Harbour Air’s commercial electric airplane takes flight from the seas
The world's first electric commercial aircraft owned and operated by Harbour Air is seen landing following its maiden flight in Richmond, British Columbia, Tuesday, Dec. 10, 2019. Harbour Air announced in March that it had partnered with engineering firm MagniX in Washington state with the goal of becoming the world's first all-electric airline. (Jonathan Hayward/The Canadian Press via AP)
In what’s being hailed as the potential start of the third era in the aviation age, Vancouver-based firm Harbour Air in collaboration with Magnix has successfully launched its own commercial electric plane – called the eBeaver – on a ten-minute flight across the Fraser River.
The eBeaver, itself a modified version of de Havilland’s legendary DCH-2 Beaver, is equipped with a 750 horsepower electric motor and is intended to be the first model in a fleet of commercial aircraft that could transport passengers for a fraction of the cost traditional airlines take on when using fossil fuels.
Traditionally, DCH-2 Beaver aircraft burn around $300 USD of jet A fuel per hour when equipped with Pratt & Whitney PT-6A turbine engines. In contrast, the eBeaver is capable of flying around 100 miles on between $10 and $20 USD worth of electricity.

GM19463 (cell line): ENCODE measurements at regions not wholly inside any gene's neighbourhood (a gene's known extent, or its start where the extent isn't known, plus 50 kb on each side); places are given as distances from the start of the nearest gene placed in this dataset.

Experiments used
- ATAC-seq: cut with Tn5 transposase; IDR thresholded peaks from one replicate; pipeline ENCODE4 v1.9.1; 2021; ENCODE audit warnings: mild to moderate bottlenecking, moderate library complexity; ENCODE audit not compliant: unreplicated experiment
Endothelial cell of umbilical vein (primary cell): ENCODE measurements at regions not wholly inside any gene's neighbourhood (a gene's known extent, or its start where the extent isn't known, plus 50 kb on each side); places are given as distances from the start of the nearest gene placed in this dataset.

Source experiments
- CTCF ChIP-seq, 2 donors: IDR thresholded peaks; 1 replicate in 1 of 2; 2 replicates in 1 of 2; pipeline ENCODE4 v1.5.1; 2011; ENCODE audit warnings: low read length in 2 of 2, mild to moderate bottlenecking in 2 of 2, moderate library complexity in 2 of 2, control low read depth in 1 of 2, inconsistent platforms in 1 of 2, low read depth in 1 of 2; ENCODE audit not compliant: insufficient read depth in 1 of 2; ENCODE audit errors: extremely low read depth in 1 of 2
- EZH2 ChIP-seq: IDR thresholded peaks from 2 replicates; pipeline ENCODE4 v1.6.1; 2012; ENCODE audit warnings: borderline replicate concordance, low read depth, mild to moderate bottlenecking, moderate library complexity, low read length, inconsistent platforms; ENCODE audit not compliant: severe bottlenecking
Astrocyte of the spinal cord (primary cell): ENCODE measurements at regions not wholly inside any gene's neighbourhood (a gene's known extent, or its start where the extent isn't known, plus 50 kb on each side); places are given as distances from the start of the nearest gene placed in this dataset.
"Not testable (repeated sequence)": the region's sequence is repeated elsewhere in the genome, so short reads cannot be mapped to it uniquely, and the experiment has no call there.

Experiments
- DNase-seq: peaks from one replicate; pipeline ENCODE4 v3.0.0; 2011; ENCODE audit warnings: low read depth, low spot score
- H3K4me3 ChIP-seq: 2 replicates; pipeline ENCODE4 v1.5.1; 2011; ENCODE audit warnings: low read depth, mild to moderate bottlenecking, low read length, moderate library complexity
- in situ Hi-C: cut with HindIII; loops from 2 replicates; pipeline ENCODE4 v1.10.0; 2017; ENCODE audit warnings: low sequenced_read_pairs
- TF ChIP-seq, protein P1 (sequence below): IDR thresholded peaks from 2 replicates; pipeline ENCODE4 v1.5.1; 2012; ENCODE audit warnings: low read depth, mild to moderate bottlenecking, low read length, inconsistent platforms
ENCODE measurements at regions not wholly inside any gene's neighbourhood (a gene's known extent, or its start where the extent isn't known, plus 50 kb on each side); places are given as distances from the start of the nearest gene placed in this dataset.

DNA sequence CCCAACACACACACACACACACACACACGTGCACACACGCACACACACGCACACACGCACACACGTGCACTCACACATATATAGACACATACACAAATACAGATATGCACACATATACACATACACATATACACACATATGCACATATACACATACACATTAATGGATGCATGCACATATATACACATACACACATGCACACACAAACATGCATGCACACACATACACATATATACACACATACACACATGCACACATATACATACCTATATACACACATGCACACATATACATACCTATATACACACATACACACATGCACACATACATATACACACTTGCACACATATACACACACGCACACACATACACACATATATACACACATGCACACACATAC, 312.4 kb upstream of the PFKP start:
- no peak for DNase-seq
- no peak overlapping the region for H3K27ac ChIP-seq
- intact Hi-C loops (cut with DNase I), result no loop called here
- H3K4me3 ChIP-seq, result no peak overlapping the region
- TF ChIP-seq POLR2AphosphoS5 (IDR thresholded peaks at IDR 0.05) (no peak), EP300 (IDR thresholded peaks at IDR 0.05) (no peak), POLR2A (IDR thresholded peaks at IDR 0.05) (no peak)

While the eBeaver may be limited – 100 miles is no major feat by aeronautical standards – the aircraft would be capable of transporting passengers across short distances and could feasibly work as an airborne ferry of sorts.
The eBeaver would also offer other interesting benefits, such as reduced maintenance costs and operating expenses, and wouldn’t need refuelling infrastructure beyond charging ports that would need to be installed at each of its stops.
We are proving that low-cost, environmentally friendly, commercial electric air travel can be a reality in the very near future,” said Magnix CEO Roei Ganzarski in a statement to the media.
The news joins the emergence of several other electric avenues this year – Tesla recently unveiled its dystopian electric Cybertruck, while German automotive marque Porsche joined the performance space with the all-electric Taycan.
What are your thoughts? Would you be willing to fly an electric aircraft despite its limited range? Could you see such a development working as an airborne ferry service? Let us know your perspective in the comments below.